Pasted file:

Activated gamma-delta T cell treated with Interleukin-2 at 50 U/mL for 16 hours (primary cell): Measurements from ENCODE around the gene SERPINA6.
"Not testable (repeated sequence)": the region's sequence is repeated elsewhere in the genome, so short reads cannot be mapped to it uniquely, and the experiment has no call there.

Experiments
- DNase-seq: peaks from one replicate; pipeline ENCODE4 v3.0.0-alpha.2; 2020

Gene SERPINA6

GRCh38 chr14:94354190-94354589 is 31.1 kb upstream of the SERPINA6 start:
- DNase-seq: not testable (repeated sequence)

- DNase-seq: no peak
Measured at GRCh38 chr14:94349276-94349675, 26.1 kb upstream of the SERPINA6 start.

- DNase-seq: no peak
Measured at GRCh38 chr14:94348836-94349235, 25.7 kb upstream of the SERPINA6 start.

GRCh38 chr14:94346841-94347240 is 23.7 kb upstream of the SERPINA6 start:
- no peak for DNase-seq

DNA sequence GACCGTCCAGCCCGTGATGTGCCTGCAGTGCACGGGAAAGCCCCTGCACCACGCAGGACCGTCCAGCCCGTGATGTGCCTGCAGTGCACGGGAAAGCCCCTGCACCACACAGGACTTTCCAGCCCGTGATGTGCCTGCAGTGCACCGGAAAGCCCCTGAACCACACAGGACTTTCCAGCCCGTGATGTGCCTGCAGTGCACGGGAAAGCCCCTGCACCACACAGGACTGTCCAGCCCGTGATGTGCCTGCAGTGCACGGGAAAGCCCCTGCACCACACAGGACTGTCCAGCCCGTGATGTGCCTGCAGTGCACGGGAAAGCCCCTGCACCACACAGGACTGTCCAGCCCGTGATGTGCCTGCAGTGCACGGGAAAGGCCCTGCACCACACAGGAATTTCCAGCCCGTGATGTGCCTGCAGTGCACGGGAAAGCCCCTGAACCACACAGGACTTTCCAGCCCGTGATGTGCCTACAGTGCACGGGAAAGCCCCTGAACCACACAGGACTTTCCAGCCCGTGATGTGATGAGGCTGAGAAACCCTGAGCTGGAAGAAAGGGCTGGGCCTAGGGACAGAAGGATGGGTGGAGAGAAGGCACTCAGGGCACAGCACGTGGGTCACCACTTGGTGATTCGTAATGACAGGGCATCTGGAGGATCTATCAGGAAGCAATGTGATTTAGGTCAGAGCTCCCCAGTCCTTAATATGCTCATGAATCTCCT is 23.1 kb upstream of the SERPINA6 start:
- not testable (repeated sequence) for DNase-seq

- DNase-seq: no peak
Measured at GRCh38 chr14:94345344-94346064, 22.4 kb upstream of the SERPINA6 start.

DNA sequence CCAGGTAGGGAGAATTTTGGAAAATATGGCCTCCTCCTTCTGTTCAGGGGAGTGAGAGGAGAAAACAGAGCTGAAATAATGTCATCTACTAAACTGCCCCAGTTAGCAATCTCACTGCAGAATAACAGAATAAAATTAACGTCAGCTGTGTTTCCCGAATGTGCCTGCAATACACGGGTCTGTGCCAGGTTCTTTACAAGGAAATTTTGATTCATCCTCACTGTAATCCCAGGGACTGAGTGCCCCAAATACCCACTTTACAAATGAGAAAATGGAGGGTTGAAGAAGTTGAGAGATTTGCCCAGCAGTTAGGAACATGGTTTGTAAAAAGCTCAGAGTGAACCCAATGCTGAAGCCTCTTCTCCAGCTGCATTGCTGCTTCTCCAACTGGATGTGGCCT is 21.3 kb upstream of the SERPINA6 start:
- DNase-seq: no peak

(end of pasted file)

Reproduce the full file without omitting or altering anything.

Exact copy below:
Activated gamma-delta T cell treated with Interleukin-2 at 50 U/mL for 16 hours (primary cell): Measurements from ENCODE around the gene SERPINA6.
"Not testable (repeated sequence)": the region's sequence is repeated elsewhere in the genome, so short reads cannot be mapped to it uniquely, and the experiment has no call there.

Experiments
- DNase-seq: peaks from one replicate; pipeline ENCODE4 v3.0.0-alpha.2; 2020

Gene SERPINA6

GRCh38 chr14:94354190-94354589 is 31.1 kb upstream of the SERPINA6 start:
- DNase-seq: not testable (repeated sequence)

- DNase-seq: no peak
Measured at GRCh38 chr14:94349276-94349675, 26.1 kb upstream of the SERPINA6 start.

- DNase-seq: no peak
Measured at GRCh38 chr14:94348836-94349235, 25.7 kb upstream of the SERPINA6 start.

GRCh38 chr14:94346841-94347240 is 23.7 kb upstream of the SERPINA6 start:
- no peak for DNase-seq

DNA sequence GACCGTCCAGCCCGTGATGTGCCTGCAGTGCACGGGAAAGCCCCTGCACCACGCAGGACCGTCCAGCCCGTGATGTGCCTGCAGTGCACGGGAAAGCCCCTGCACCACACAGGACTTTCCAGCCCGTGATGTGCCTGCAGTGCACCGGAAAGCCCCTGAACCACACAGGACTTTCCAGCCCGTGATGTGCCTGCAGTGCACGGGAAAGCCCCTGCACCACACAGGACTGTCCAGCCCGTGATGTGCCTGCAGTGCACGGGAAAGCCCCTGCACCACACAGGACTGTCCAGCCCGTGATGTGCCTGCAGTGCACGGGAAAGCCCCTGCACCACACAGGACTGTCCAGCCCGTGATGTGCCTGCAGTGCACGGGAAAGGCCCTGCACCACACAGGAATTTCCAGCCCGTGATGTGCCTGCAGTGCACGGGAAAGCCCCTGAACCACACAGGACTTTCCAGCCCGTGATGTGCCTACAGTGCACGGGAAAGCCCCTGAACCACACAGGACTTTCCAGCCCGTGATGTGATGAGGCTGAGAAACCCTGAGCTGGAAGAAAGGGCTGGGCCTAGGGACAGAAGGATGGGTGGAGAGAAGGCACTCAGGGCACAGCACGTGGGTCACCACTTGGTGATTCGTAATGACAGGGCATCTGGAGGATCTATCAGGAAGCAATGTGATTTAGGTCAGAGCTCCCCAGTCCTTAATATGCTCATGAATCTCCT is 23.1 kb upstream of the SERPINA6 start:
- not testable (repeated sequence) for DNase-seq

- DNase-seq: no peak
Measured at GRCh38 chr14:94345344-94346064, 22.4 kb upstream of the SERPINA6 start.

DNA sequence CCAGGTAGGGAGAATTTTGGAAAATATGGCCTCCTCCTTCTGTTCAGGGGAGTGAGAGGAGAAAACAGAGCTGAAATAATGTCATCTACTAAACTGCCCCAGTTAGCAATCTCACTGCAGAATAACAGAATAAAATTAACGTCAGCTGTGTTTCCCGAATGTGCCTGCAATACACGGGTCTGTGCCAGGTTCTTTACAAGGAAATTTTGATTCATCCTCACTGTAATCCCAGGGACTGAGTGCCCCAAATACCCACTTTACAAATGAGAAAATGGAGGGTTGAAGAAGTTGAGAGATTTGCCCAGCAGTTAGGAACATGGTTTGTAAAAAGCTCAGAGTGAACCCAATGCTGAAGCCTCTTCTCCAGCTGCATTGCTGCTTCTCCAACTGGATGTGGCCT is 21.3 kb upstream of the SERPINA6 start:
- DNase-seq: no peak